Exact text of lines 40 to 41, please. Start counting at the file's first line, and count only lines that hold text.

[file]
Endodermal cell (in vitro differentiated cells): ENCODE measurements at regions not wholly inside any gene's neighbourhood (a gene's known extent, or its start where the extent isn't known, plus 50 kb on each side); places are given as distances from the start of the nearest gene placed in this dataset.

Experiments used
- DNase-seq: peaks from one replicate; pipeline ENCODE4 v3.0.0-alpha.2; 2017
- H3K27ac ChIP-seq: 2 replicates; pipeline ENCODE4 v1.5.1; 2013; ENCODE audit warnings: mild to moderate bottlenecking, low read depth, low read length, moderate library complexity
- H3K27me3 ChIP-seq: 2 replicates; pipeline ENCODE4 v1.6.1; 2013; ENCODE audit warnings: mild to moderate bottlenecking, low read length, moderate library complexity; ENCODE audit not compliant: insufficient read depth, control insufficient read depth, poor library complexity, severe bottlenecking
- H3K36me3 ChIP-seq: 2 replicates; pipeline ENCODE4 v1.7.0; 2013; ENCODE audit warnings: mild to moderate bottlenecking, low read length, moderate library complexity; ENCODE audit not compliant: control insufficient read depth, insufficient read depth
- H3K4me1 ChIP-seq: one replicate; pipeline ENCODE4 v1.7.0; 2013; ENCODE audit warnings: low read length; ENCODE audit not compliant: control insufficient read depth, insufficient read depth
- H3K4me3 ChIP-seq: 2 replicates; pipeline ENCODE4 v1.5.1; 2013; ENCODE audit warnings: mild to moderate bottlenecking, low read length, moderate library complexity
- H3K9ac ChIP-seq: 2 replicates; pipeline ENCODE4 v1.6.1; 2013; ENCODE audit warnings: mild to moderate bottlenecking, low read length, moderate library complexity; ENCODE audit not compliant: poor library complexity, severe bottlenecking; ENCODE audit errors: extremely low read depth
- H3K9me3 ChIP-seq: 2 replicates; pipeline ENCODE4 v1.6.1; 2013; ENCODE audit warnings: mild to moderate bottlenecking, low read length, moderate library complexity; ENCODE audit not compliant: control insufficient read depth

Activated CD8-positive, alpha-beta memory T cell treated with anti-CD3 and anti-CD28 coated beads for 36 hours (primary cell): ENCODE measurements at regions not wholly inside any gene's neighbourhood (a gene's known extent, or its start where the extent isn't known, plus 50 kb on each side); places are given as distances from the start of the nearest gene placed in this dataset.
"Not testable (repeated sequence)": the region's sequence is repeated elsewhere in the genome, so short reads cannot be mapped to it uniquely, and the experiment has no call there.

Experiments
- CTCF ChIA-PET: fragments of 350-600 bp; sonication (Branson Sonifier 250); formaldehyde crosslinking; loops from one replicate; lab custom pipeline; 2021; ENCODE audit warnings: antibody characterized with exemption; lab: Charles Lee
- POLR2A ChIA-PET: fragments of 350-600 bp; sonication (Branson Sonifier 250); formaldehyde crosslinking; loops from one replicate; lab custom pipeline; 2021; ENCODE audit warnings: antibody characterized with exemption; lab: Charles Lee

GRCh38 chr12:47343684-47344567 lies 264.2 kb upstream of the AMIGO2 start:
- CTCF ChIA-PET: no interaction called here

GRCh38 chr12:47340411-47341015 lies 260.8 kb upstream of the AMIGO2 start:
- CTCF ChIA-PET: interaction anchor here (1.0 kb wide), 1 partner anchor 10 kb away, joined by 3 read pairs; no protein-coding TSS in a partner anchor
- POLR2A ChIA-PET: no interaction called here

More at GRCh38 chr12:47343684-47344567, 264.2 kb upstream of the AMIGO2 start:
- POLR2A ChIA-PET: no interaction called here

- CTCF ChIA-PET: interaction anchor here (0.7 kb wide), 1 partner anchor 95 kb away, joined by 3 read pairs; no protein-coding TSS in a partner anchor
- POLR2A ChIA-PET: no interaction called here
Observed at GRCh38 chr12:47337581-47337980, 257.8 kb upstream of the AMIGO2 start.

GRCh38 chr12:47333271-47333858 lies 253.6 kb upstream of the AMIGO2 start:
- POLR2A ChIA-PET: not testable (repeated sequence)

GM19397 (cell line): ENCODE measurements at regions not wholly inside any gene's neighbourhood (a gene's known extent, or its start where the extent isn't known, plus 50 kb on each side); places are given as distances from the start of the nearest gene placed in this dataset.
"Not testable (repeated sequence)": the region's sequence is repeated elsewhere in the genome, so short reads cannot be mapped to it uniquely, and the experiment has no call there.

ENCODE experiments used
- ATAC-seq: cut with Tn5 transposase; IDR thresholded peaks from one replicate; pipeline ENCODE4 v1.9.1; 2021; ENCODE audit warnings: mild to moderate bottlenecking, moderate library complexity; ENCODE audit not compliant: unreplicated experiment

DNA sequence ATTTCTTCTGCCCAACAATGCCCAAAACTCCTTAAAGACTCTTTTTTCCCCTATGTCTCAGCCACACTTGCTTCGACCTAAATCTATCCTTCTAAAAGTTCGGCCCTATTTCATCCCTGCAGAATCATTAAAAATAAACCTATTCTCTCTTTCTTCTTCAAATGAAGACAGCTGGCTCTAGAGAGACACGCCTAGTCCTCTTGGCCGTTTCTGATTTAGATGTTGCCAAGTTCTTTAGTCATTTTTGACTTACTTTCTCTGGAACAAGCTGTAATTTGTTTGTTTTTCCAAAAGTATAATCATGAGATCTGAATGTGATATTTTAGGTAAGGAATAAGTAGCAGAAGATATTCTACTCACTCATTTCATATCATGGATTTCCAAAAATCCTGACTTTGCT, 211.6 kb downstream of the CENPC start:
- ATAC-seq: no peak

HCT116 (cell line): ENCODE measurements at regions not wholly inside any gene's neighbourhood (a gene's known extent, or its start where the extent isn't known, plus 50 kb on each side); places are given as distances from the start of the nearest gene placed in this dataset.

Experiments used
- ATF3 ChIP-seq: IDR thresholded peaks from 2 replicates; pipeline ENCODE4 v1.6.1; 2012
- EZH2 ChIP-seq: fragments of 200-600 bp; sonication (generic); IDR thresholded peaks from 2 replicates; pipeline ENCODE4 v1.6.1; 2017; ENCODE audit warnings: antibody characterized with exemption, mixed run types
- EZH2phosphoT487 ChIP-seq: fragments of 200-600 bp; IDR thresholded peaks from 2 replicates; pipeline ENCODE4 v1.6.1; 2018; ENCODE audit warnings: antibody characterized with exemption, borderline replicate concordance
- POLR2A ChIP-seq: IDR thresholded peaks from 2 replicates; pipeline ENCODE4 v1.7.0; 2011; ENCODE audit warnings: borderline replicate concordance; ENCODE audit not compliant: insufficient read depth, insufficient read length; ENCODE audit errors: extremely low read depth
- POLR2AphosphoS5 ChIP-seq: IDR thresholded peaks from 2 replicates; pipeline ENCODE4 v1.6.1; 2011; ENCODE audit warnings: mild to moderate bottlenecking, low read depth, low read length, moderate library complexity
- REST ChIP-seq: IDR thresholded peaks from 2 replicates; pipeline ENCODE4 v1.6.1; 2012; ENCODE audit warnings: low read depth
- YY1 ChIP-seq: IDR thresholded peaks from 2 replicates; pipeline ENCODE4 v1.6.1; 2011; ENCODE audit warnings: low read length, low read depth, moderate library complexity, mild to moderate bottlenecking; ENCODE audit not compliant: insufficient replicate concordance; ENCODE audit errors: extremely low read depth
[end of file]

- POLR2AphosphoS5 ChIP-seq: IDR thresholded peaks from 2 replicates; pipeline ENCODE4 v1.6.1; 2011; ENCODE audit warnings: mild to moderate bottlenecking, low read depth, low read length, moderate library complexity
- REST ChIP-seq: IDR thresholded peaks from 2 replicates; pipeline ENCODE4 v1.6.1; 2012; ENCODE audit warnings: low read depth